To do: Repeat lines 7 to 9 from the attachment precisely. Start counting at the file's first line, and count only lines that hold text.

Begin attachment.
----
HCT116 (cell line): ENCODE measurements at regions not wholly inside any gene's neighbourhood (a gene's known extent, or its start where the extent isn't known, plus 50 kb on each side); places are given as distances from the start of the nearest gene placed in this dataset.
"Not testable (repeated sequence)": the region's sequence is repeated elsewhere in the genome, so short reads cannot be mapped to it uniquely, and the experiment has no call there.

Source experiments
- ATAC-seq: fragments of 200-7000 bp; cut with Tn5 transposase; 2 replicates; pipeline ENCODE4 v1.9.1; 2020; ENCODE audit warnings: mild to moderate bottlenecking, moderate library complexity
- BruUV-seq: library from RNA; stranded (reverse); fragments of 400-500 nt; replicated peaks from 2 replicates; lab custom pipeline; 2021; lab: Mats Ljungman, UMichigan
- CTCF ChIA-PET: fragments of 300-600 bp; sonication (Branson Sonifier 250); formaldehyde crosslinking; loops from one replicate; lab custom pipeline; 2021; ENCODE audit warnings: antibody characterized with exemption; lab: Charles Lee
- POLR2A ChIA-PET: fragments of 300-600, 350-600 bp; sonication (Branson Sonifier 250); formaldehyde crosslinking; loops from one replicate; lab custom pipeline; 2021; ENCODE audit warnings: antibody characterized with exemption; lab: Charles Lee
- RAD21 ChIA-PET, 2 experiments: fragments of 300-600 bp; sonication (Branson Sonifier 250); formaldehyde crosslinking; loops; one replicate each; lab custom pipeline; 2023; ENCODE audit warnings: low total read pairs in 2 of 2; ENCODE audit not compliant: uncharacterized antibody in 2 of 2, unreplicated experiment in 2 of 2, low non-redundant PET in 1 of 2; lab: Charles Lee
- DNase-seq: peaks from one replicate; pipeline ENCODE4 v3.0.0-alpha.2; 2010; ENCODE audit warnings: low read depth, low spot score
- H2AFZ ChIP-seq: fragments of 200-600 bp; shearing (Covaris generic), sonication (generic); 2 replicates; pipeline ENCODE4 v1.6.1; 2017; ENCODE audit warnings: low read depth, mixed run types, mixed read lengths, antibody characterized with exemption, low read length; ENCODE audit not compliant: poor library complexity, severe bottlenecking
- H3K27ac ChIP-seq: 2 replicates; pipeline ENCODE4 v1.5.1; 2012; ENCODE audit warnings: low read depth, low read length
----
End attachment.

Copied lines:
- POLR2A ChIA-PET: fragments of 300-600, 350-600 bp; sonication (Branson Sonifier 250); formaldehyde crosslinking; loops from one replicate; lab custom pipeline; 2021; ENCODE audit warnings: antibody characterized with exemption; lab: Charles Lee
- RAD21 ChIA-PET, 2 experiments: fragments of 300-600 bp; sonication (Branson Sonifier 250); formaldehyde crosslinking; loops; one replicate each; lab custom pipeline; 2023; ENCODE audit warnings: low total read pairs in 2 of 2; ENCODE audit not compliant: uncharacterized antibody in 2 of 2, unreplicated experiment in 2 of 2, low non-redundant PET in 1 of 2; lab: Charles Lee
- DNase-seq: peaks from one replicate; pipeline ENCODE4 v3.0.0-alpha.2; 2010; ENCODE audit warnings: low read depth, low spot score